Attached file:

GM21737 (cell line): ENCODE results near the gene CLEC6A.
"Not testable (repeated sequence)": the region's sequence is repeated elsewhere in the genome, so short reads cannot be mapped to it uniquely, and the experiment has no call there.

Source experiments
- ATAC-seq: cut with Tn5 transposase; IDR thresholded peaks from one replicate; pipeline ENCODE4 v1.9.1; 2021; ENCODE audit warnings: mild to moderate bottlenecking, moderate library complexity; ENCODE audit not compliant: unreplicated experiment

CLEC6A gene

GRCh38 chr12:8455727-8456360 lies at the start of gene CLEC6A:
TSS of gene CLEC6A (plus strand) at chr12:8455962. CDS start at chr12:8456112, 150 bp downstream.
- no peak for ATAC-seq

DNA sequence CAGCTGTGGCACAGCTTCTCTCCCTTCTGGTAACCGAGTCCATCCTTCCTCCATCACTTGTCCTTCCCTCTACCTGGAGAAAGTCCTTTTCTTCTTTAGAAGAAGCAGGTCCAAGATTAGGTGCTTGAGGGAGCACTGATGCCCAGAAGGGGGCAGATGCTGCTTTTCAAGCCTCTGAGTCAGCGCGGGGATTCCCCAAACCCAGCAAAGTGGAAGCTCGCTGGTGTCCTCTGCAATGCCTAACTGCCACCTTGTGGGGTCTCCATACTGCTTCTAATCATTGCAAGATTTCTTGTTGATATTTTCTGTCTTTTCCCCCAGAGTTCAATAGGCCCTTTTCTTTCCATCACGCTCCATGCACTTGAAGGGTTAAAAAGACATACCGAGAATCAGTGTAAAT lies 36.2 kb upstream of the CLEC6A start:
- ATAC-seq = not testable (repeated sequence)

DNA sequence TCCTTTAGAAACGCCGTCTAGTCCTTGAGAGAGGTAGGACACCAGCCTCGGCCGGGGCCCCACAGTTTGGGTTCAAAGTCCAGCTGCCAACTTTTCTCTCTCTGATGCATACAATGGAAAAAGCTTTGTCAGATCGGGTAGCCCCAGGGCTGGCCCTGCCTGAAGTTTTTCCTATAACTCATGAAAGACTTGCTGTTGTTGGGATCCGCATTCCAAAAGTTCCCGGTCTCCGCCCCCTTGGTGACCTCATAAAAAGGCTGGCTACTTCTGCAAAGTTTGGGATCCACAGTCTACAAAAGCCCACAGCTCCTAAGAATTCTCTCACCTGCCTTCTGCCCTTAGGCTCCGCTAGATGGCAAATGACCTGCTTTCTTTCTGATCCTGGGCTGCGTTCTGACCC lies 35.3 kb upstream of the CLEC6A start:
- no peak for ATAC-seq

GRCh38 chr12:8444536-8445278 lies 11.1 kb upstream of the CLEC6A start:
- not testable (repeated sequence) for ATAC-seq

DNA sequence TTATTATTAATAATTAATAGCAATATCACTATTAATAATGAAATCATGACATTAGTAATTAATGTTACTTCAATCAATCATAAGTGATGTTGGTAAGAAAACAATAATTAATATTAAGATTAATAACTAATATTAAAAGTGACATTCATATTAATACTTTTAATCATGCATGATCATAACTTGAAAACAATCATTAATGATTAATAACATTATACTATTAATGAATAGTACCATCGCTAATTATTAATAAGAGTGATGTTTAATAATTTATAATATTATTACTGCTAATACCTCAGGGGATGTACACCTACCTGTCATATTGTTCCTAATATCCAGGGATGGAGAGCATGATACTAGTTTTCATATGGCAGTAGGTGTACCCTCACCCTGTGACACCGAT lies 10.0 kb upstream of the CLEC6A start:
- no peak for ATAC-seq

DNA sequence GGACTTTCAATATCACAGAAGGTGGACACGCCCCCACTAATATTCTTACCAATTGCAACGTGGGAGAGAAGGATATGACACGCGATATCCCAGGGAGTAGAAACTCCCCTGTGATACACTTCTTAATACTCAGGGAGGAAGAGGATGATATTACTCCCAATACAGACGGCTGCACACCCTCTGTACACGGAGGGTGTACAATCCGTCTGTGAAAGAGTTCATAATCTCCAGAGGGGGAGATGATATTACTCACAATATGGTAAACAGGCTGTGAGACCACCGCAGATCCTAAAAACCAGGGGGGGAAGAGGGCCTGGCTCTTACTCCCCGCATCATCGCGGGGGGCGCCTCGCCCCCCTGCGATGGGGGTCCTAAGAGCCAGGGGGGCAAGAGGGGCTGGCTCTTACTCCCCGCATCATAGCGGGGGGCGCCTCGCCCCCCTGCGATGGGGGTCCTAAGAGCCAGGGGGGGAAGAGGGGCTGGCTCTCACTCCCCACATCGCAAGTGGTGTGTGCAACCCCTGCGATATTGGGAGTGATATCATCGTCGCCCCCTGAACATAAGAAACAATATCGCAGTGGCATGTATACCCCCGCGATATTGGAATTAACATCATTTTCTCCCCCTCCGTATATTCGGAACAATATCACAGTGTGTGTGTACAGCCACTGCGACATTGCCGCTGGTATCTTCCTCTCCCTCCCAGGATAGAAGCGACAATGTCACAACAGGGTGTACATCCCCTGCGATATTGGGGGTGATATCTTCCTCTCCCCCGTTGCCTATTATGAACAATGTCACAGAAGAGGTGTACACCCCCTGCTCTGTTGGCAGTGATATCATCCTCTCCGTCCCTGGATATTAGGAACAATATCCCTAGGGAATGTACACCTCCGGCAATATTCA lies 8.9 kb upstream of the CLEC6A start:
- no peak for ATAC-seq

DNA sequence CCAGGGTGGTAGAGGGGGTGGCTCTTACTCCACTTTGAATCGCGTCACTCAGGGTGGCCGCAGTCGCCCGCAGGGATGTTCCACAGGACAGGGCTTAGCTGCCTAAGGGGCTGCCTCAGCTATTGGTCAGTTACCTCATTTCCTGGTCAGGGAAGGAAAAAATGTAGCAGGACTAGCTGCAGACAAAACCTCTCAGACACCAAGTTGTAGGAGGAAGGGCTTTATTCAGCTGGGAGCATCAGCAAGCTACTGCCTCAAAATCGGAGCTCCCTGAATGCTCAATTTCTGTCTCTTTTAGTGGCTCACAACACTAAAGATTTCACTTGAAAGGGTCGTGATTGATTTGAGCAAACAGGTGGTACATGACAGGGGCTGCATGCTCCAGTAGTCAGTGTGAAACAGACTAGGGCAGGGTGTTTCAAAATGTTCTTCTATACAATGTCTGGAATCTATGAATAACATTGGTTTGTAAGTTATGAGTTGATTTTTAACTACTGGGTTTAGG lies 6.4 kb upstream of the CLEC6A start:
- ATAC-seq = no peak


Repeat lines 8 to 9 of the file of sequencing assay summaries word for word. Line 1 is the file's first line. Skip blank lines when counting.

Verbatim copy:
- no peak for ATAC-seq

DNA sequence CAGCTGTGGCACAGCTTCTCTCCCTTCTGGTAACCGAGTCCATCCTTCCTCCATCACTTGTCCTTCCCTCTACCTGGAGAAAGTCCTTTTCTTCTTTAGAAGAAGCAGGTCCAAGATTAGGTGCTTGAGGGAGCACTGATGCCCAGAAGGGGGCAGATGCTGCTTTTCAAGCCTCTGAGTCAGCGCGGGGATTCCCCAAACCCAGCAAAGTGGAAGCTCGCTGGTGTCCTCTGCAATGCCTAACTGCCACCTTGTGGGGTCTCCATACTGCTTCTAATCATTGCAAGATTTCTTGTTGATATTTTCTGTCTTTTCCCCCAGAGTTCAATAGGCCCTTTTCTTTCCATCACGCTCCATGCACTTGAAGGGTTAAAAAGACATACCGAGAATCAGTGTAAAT lies 36.2 kb upstream of the CLEC6A start: